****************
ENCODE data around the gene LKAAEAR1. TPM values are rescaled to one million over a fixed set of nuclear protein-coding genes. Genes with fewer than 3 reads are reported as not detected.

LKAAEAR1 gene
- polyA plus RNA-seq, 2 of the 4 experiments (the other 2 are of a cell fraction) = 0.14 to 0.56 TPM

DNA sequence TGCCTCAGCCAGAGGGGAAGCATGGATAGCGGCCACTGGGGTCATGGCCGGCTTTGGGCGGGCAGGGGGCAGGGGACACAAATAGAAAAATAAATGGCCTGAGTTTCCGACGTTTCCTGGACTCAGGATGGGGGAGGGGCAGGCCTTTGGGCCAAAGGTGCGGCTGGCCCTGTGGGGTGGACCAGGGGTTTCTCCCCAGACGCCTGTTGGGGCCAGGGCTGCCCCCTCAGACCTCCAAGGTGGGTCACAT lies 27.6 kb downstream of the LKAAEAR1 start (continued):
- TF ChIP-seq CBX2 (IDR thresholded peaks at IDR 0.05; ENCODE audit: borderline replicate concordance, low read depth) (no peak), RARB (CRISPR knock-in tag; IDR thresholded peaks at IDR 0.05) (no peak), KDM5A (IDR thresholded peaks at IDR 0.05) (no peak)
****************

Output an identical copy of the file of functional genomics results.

ENCODE data around the gene LKAAEAR1. TPM values are rescaled to one million over a fixed set of nuclear protein-coding genes. Genes with fewer than 3 reads are reported as not detected.

LKAAEAR1 gene
- polyA plus RNA-seq, 2 of the 4 experiments (the other 2 are of a cell fraction) = 0.14 to 0.56 TPM

DNA sequence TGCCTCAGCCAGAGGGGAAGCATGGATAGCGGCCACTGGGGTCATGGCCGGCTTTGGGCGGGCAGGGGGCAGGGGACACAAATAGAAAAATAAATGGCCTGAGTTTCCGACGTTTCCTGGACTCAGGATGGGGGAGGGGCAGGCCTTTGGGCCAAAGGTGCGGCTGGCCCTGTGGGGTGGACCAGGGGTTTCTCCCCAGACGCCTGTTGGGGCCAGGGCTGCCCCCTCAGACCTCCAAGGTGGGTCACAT lies 27.6 kb downstream of the LKAAEAR1 start (continued):
- TF ChIP-seq CBX2 (IDR thresholded peaks at IDR 0.05; ENCODE audit: borderline replicate concordance, low read depth) (no peak), RARB (CRISPR knock-in tag; IDR thresholded peaks at IDR 0.05) (no peak), KDM5A (IDR thresholded peaks at IDR 0.05) (no peak)